Tourism and local culture

One of the most important things that Chinese officials and entrepreneurs must learn to enable communities and regions to benefit from tourism is how to market the particular advantages they offer. Some of China's attractions are already well known, notably the Great Wall, Tiananmen Square and the Great Hall of the People in Beijing, the Mlng Tombs, the spectacular diversity of scenery along its two great rivers, the Yangtze and the Yellow Rivers, the Terracotta Warriors of Xi'an, the Silk Road, the dazzling skyline of Shanghai to name but a few. But almost, all areas of China,including the poorest, have distinctive features which would be attractive to visitors but are not, or only little, known. They each must establish their own brand and will need to utilize the most sophisticated expertise and techniques to do this successfully. They have much to learn from the example of Hangzhou and from their participation in this Expo. In some parts ofthe world, tourism can literally overwhelm the local culture.

This is not likely to happen in China. With its vast population and its great diversity of attractions, China is in a unique position to absorb the negative impacts of tourism to ensure it contributes to the preservation and sustainabiltty of its environment, its value and heritage, rather than undermining them. But this requires that people know more about the diverse nature of the attractions of each destination, and have ready and convenient access to them. The huge investments that China has made in infrastructure -airports, seaports, railroads, and what is becoming the world's largest network of express ways is making all major cities of China accessible and rapidly improving the accessibility of even the most remote ruml areas. And in each of these, the availability and quality of accommodation, food and services is rapidly improving as a result ofthe initiative of local authorities and entrepreneurs.

Tourism is the world's largest industry. China is on the way to becoming the world's leading tourist nation, establishing new opportunities for employment and economic development in every part of China. The vast increase in the population of motor vehicles, which now crowd city streets as well as expressways, is beyond anything imaginable two decades ago. But all ofthis progress has also had an ominous dark side. The air and water pollution resulting from a combination of the concentration on industrial development and transportation, together with traffic congestion and social disruption have made most cities less healthy and attractive as places to live and to visit. Recent estimates of Green GOP indicate that environmental costs significantly reduce the real progress produced by China's unprecedented economic growth. The indirect costs are undoubtedly much greater, including the costs of the opportunities lost for the expansion of tourism.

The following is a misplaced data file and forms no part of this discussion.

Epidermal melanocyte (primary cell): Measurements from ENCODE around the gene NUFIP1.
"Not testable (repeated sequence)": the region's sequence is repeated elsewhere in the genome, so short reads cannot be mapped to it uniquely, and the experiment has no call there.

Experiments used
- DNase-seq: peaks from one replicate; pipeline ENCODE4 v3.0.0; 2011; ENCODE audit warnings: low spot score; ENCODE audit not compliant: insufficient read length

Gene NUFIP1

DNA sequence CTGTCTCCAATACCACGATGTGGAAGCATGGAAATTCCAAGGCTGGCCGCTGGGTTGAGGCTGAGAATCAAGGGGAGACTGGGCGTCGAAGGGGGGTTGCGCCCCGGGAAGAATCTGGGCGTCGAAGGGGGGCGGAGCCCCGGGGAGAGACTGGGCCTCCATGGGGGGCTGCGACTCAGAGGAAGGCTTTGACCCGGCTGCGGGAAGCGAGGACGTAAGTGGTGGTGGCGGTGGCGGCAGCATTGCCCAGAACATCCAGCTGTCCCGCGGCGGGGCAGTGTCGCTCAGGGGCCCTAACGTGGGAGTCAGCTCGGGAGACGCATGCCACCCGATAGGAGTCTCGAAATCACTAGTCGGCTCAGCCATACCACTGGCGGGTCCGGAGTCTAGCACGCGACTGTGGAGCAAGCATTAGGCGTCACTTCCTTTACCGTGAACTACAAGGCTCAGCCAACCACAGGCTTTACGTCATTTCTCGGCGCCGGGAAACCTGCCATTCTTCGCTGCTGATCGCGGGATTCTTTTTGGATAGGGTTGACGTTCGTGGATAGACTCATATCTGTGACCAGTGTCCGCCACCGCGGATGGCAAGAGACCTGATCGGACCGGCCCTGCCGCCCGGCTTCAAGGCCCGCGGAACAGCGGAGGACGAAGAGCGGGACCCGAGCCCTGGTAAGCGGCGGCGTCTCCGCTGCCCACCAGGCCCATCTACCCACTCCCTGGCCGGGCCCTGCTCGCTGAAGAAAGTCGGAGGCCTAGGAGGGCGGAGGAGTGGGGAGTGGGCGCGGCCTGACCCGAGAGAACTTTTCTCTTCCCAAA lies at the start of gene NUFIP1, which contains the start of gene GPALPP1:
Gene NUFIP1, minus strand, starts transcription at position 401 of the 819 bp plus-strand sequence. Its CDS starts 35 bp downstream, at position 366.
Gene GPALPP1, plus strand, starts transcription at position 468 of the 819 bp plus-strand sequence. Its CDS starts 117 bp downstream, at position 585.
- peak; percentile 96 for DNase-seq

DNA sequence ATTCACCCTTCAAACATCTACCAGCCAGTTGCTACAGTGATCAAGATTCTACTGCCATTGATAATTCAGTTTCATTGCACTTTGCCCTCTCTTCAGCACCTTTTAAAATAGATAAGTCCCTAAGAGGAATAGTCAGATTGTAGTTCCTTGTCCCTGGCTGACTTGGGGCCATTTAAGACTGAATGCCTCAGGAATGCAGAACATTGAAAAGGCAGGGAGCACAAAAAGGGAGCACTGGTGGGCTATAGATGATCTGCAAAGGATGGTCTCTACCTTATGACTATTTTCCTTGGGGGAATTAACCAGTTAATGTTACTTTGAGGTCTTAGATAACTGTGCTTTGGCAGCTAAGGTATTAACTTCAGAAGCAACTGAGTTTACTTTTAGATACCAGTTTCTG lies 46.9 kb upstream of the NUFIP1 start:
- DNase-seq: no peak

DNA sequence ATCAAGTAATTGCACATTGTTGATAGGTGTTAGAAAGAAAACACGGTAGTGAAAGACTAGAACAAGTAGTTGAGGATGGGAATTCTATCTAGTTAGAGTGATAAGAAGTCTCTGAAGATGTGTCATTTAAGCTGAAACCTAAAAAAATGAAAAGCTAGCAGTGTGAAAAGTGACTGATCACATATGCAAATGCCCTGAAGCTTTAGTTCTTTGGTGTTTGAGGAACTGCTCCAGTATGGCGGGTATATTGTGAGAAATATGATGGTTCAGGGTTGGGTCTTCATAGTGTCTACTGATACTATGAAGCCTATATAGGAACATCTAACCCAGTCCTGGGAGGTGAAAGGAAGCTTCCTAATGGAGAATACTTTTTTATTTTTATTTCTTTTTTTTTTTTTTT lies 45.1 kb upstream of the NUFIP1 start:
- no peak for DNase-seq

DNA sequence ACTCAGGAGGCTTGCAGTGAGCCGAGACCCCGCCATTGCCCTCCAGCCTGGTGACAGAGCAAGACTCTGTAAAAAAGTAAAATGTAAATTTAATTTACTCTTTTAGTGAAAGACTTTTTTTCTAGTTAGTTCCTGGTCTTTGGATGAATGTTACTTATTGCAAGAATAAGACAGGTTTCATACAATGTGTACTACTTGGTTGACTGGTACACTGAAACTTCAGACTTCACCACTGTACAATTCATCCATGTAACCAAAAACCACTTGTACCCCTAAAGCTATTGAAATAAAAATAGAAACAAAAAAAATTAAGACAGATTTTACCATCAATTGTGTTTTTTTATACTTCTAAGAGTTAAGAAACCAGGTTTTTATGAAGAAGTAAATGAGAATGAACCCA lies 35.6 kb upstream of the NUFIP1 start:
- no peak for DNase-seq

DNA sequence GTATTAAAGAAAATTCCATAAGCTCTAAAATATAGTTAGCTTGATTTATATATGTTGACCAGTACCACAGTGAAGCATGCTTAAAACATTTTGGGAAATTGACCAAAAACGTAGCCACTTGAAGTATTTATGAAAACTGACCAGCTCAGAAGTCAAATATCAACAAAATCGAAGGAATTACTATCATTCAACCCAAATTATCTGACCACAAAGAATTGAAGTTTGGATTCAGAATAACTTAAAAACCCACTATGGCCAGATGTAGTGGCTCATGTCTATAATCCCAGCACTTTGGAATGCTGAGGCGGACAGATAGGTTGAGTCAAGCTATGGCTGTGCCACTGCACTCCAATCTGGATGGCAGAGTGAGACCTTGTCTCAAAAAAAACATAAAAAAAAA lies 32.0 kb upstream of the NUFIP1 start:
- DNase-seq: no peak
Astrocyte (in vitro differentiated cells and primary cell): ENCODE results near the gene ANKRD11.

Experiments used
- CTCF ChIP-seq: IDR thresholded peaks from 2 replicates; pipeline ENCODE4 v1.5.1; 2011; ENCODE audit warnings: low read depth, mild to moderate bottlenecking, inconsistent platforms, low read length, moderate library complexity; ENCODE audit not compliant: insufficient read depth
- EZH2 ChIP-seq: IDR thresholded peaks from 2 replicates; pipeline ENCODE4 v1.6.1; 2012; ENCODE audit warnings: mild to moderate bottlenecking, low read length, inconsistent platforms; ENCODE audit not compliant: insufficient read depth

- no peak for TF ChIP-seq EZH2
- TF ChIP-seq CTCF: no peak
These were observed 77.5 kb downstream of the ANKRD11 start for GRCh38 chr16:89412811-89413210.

One ofthe radical changes that have accompanied China's historic transitions to a socialist market economy is its attitude towards leisure. In the early post-revolution years, and most particularly during the Cultural Revolution, leisure was regarded as a dereliction ofthe duty to work. Those who practiced or sought leisure for its own purposes were viewed with suspicion. The work ethic continues to be strong in China, and indeed is one of its best assets, But today it is motivated more and more bythe incentives and opportunities that people have for a better life. China's economy is now moving, as it must, beyond the hardware dimensions of development - manufacturing and infrastructure - to a knowledge-based economy that is less energy, resource, and materials intensive. In this knowledge manifested in science, technology, and design is the main source ofan added value and competitive advantage. Acquiring the education and the skills required to contribute to a stronger knowledge economy is one of the most promising and progressive ways in which people can use the leisure time available to them. Indeed, I am con vinced that education and training is the biggest single priority for China and the key to sustainability of its economic progress and its peaceful rise to a leading role in the world community.